Physical Properties of Soils
The subject matter of Part I is divided into four chapters. The first deals with the procedures commonly used to discriminate among different soils or among different states of the same soil. The second deals with the methods and program of soil exploration. The third is concerned
with the hydraulic and mechanical properties of soils and with theexperimental methods used to determine numerical values representative of these properties. The fourth chapter deals with the physical processes involved in the drainage of soils.
Index Properties of Soils
ARTICLE 1 PRACTICAL IMPORTANCE OF INDEX PROPERTIES
In geotechnical engineering, more than in any other field of civil engineering, success depends on practical experience.The design of ordinary soil-supporting or soil-supported structures is necessarily based on simple empirical rules, but these rules can be used safely only by the engineer who has a background of experience. Large projects involving unusual features may call for extensive application of scientific methods to design, but the program for the required investigations cannot be laid out wisely, nor canthe results be interpreted intelligently, unless the engineer in charge of design possesses a large amount of experience. Since personal experience is necessarily somewhat limited, the engineer is compelled to rely at least to some extent on the records of the experiences of others. If these records contain adequate descriptions of the soil conditions, they constitute a storehouse of valuableinformation. Otherwise, they may be misleading. Consequently, one of the foremost aims in attempts to reduce the hazards in dealing with soils has been to find simple methods for discriminating among the different kinds of soil in a given category. The properties on which the distinctions are based are known as index properties, and the tests required to determine the index properties areclassification tests. The nature of any soil can be altered by appropriate manipulation. Vibrations, for example, can transform a loose sand into a dense one. Hence, the behavior of a soil in the field depends not only on the significant properties of the individual constituents of the soil mass, but also on those properties that are due to the arrangement of the particles within the mass. Accordingly, it isconvenient to divide index properties into two classes: soil grain properties and soil aggregate properties. The principal soil grain properties are the size and shape of the grains and, in clay soils, the mineralogical character of the smallest grains. The most significant aggregate prop-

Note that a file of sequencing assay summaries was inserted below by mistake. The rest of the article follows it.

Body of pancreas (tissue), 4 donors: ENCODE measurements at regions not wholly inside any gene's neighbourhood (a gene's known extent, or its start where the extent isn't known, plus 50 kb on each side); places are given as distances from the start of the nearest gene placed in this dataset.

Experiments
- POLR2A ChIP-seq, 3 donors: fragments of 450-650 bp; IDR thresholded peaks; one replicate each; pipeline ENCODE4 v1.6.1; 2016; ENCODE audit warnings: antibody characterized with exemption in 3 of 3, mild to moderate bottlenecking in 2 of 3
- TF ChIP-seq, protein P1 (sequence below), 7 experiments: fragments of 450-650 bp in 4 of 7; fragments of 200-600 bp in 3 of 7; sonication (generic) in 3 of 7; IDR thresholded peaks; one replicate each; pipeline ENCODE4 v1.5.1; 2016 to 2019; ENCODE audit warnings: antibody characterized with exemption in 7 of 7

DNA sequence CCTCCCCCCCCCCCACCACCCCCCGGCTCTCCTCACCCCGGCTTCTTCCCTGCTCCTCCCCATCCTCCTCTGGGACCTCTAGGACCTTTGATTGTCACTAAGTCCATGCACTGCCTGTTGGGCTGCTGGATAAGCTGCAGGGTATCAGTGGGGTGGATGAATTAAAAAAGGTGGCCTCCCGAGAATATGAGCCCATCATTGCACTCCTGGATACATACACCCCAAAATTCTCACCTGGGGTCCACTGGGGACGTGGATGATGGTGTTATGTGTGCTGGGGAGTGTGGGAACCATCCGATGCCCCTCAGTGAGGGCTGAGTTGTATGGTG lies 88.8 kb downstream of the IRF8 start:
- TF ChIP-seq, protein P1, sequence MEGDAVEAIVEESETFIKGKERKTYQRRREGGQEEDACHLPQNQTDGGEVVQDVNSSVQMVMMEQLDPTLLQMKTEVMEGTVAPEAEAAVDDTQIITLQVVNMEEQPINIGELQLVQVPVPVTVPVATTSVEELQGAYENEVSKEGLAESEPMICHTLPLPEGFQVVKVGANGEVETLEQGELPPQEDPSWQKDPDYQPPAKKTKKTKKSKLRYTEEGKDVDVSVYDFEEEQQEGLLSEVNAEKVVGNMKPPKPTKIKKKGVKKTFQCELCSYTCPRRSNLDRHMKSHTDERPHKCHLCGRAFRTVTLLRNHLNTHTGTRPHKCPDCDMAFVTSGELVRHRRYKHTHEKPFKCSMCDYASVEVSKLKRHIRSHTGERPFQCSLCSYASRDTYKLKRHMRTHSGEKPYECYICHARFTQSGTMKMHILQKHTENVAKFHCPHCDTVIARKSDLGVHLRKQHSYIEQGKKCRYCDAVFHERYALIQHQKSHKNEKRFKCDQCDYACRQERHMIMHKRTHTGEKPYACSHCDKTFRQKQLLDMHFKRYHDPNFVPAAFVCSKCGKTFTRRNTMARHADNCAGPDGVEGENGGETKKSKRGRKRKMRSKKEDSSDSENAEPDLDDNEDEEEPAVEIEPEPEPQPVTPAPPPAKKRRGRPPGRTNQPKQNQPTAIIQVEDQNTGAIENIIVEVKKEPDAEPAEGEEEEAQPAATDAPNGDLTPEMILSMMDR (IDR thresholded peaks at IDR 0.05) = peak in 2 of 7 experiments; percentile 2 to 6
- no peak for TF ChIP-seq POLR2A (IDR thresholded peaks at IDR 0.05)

erty of cohesionless soils is the relative density, whereas that of cohesive soils is the consistency. Thediscussion of soil grain and aggregate properties is preceded by a description of the principal types of soil, and it is followed by a condensed review of the minimum requirements for adequate soil descriptions to be incorporated in the records of field observations.
ARTICLE 2 PRINCIPAL TYPES OF SOILS
The materials that constitute the earth’s crust are rather arbitrarily divided by the civilengineer into the two categories, soil and rock. Soil is a natural aggregate of mineral grains that can be separated by such gentle mechanical means as agitation in water. Rock, on the other hand, is a natural aggregate of minerals connected by strong and permanent cohesive forces. Since the terms “strong” and “permanent” are subject to different interpretations, the boundary between soil and rockis necessarily an arbitrary one. As a matter of fact, there are many natural aggregates of mineral particles that are difficult to classify either as soil or as rock. In this text, however, the term soil will be applied only to materials that unquestionably satisfy the preceding definition. Although the terminology described in the preceding paragraph is generally understood by civil engineers,...